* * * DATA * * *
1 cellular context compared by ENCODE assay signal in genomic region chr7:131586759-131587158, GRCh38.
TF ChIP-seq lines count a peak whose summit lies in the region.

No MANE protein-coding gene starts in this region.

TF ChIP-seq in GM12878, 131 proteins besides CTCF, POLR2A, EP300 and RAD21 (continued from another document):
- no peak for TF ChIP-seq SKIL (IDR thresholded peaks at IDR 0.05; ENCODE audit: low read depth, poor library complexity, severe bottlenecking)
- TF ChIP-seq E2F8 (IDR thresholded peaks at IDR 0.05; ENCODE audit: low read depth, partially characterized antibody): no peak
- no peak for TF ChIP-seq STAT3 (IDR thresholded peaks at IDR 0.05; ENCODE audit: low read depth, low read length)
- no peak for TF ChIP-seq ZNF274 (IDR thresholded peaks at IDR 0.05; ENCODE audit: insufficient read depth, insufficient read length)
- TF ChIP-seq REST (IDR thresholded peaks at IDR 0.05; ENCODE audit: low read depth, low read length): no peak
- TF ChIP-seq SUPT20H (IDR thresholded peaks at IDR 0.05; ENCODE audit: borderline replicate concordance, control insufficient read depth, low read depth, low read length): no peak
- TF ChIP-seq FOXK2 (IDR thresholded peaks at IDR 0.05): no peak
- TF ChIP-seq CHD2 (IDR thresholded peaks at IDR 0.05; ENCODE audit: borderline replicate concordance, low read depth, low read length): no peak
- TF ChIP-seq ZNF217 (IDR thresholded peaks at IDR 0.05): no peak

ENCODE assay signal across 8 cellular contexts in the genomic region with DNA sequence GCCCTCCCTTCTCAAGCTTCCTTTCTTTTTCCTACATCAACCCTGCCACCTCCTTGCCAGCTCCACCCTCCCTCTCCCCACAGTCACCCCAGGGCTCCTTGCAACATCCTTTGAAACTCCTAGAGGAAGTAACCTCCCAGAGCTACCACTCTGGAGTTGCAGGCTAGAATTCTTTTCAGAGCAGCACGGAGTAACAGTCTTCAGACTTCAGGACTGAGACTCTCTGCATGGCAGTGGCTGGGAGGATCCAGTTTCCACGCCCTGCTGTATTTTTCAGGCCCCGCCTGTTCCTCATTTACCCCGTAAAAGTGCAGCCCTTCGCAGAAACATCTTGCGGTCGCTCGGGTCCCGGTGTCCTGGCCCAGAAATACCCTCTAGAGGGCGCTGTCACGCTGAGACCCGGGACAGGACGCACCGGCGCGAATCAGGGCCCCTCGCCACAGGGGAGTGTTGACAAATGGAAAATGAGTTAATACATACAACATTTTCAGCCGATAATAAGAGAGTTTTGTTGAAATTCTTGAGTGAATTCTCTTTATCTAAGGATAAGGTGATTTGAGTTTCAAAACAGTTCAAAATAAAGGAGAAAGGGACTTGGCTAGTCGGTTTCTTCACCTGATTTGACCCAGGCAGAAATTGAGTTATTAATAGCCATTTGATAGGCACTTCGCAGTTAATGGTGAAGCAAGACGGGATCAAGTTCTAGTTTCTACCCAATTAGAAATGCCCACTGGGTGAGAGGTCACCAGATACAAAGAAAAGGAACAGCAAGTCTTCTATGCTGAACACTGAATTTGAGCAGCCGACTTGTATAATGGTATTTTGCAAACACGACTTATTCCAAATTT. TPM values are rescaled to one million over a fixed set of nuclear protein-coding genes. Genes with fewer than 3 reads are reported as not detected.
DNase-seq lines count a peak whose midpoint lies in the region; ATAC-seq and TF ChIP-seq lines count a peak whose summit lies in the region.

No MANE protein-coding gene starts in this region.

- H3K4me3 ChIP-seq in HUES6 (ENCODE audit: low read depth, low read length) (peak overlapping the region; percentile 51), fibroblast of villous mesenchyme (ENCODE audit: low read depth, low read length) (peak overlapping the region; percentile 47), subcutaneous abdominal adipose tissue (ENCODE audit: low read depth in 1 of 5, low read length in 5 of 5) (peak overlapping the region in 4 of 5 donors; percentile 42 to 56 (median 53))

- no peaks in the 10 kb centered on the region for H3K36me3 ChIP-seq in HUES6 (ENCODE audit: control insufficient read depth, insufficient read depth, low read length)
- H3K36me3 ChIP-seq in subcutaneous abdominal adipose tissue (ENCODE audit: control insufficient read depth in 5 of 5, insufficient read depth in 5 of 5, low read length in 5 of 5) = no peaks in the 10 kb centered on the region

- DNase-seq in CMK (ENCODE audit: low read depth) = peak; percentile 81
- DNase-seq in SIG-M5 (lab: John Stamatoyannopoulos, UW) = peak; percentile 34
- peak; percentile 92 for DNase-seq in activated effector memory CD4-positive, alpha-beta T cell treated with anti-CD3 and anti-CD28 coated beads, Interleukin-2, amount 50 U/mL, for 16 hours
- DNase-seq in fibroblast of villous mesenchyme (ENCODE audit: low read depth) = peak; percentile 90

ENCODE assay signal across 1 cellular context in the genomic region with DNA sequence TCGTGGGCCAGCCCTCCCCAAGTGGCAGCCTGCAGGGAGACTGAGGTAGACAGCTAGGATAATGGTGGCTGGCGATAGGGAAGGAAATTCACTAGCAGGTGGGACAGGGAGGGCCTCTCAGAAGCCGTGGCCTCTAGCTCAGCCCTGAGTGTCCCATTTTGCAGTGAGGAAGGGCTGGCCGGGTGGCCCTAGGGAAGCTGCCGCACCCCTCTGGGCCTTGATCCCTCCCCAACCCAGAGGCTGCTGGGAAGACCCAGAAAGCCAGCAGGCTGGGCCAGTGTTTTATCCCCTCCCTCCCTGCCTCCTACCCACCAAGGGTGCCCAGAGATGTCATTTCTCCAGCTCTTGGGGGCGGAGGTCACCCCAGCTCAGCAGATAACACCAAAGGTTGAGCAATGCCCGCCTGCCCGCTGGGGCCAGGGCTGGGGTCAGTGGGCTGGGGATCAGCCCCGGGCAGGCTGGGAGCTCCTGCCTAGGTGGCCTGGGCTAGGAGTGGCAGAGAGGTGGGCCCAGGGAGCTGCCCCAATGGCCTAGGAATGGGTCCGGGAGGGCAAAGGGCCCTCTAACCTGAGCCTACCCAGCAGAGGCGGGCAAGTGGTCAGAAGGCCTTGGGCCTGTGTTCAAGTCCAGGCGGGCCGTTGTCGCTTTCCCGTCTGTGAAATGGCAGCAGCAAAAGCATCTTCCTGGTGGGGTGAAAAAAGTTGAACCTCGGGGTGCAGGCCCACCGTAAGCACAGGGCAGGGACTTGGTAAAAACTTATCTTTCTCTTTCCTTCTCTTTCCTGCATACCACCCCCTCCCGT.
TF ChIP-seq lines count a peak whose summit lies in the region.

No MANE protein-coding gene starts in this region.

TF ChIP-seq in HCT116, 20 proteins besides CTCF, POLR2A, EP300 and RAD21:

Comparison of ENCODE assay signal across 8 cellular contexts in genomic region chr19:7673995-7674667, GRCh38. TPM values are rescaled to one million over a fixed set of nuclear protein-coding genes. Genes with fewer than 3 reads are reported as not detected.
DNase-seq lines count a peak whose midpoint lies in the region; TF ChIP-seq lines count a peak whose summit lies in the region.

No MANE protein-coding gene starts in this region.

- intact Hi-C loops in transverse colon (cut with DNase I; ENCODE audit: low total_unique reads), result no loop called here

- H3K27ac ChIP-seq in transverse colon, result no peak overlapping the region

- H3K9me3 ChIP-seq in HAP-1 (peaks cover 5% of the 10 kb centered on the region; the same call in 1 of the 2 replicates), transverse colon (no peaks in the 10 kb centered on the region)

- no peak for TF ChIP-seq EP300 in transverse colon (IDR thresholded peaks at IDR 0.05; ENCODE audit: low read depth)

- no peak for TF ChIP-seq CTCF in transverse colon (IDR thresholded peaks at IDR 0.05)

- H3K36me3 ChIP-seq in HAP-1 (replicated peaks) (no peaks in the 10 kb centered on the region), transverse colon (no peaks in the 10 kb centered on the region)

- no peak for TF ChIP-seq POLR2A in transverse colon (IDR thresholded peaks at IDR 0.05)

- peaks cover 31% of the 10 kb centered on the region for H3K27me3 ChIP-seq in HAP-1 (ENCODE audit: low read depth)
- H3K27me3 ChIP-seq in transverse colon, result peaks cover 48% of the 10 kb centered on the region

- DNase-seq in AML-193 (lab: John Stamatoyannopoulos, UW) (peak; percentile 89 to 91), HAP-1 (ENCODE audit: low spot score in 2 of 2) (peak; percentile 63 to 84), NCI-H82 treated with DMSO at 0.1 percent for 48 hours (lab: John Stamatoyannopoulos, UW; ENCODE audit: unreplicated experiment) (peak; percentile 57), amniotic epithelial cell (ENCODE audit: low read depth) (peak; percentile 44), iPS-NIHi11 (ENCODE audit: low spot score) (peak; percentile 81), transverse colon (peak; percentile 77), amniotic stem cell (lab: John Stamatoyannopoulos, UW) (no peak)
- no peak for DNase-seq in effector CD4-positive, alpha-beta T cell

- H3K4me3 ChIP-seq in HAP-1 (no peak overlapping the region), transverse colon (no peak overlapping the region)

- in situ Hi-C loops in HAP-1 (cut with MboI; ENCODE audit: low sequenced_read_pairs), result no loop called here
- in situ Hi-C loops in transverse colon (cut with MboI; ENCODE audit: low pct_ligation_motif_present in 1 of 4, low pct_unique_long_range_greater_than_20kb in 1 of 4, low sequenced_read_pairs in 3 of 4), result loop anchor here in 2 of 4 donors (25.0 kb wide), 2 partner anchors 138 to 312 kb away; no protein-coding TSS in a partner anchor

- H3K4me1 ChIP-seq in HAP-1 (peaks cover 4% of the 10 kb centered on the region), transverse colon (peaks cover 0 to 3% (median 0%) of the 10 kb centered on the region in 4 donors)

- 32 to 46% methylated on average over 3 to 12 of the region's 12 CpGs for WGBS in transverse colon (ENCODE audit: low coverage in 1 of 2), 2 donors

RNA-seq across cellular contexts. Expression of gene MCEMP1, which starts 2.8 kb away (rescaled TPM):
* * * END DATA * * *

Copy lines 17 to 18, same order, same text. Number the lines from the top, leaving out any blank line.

- H3K4me3 ChIP-seq in HUES6 (ENCODE audit: low read depth, low read length) (peak overlapping the region; percentile 51), fibroblast of villous mesenchyme (ENCODE audit: low read depth, low read length) (peak overlapping the region; percentile 47), subcutaneous abdominal adipose tissue (ENCODE audit: low read depth in 1 of 5, low read length in 5 of 5) (peak overlapping the region in 4 of 5 donors; percentile 42 to 56 (median 53))

- no peaks in the 10 kb centered on the region for H3K36me3 ChIP-seq in HUES6 (ENCODE audit: control insufficient read depth, insufficient read depth, low read length)